Due to its geographic location Odisha is prone to natural disasters such as heavy rains, floods, cyclones, and droughts. This ensuing loss of harvest and livestock pushes the rural poor into deep poverty, aggravating the already entrenched malnutrition among impoverished families, especially women and children. The lack of education is another factor behind malnutrition of women and children.

My recent visit to Gajapati district of Odisha and meeting people mostly tribal women in small towns such as Chandragiri village of Mohana Block was an eye opener. Gajapati is a picturesque hilly district in southern Odisha, with a population of about 6 lakh, mostly tribals. The district literacy rate of 45 per cent (even less among the tribals), compared to the state average of 73%, is among the lowest in India . The district is mostly agrarian, and lack of work forces a significant number of people to seek employment in other towns and cities. Although there are two district hospitals and some primary health care centres, there is no medical college or private hospitals.

Saura or Savaras are the main tribal communities in the district, and like other tribals in India, they face problems of economic exclusion and are often exploited as labour for mining and other industries.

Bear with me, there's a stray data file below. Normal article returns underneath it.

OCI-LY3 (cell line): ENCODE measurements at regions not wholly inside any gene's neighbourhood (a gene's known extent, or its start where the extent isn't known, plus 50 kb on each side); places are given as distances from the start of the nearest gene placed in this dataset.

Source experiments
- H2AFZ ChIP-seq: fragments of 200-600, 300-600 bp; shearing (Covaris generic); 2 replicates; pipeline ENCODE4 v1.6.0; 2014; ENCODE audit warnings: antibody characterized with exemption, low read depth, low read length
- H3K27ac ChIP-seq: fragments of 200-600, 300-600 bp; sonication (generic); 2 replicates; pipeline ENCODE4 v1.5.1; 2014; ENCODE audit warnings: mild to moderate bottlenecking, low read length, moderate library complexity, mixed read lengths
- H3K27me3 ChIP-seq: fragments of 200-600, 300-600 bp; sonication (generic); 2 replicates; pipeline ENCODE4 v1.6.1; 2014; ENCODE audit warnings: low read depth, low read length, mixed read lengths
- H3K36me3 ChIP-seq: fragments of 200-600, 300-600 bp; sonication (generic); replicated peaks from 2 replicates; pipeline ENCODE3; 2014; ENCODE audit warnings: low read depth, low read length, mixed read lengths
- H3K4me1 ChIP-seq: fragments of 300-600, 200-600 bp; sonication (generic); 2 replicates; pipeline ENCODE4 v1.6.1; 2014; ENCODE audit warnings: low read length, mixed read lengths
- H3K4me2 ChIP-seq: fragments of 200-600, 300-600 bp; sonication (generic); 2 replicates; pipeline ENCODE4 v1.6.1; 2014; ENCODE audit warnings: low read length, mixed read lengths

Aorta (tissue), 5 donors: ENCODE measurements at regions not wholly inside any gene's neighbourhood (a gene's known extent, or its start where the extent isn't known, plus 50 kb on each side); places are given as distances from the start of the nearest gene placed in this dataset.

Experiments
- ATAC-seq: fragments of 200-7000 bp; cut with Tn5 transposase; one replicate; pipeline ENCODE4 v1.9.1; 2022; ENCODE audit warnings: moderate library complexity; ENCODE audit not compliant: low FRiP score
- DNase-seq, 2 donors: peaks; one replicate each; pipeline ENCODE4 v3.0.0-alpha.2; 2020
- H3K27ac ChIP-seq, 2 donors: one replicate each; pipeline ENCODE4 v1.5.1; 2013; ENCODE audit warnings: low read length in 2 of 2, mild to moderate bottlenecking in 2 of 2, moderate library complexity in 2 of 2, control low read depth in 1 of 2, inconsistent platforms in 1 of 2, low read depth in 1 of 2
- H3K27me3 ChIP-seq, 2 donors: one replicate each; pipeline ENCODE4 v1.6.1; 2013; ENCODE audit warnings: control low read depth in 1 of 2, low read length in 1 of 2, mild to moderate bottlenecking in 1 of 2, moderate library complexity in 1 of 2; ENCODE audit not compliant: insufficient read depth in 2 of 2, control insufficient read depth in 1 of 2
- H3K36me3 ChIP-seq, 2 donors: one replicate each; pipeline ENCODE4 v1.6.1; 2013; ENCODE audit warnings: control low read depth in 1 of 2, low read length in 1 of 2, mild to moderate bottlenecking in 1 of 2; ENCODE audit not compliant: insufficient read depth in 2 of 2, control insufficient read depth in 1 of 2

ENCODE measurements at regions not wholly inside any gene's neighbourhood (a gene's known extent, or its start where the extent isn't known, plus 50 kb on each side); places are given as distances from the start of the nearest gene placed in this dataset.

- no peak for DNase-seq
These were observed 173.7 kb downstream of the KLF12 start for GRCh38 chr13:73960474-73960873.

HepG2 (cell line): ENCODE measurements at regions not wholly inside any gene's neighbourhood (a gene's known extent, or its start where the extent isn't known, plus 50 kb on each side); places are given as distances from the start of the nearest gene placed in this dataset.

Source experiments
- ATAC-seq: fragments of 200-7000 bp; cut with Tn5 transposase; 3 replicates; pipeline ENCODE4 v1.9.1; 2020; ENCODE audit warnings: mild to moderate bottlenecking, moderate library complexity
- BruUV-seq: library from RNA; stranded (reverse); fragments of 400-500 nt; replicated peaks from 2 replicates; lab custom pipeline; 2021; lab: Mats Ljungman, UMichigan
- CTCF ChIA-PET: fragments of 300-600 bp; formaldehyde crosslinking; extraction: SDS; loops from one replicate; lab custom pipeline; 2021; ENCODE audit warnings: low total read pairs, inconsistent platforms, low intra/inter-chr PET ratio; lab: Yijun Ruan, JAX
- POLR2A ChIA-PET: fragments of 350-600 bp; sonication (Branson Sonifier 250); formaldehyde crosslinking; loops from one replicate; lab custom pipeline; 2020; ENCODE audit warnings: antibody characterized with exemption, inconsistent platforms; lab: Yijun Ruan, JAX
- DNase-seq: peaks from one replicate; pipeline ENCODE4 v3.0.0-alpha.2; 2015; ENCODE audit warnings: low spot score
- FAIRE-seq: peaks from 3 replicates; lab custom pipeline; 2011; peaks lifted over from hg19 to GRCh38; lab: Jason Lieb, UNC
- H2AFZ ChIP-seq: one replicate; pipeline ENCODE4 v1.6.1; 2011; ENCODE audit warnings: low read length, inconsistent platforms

During my trip, I met a pleasant young Anganwadi worker Sasmita Dalai. Empowered with nothing more than basic education and a determination to bring a change, Sasmita is was challenging the deep rooted prejudices and practices in the tribal society, promoting health awareness and other social benefits which the poor tribals are unaware of.

The life expectancy of tribals in the district is 3- 5 years less than the average of 67 years. Although a recent government report says the percentage of tribal children suffering from
malnutrition in India has dropped from 55% to 42% in 2015-16, tribal children continue to be the most malnourished when compared to other social groups.

One of the main problems Sasmita faces is the rising rate of alcoholism. Country liquor, (locally known as Handia) and tobacco impacts the already precarious health conditions of the population, making them prone to malaria, tuberculosis and leprosy. It also leads to a significant rise in domestic abuse and violence.

To bring about real change in the tribal population, the policies and interventions must be culturally sensitive and community driven. Autonomy and access to education, health and other state benefits should be provided to them on an urgent basis. And most importantly, local leaders such as Sasmita and others must be supported and encouraged. Because only then will we see women power coming up from the grass-roots, benefiting society and the country as a whole.

(The author is a dental surgeon with an MSc in Human Resource Management from University of Liverpool, UK.)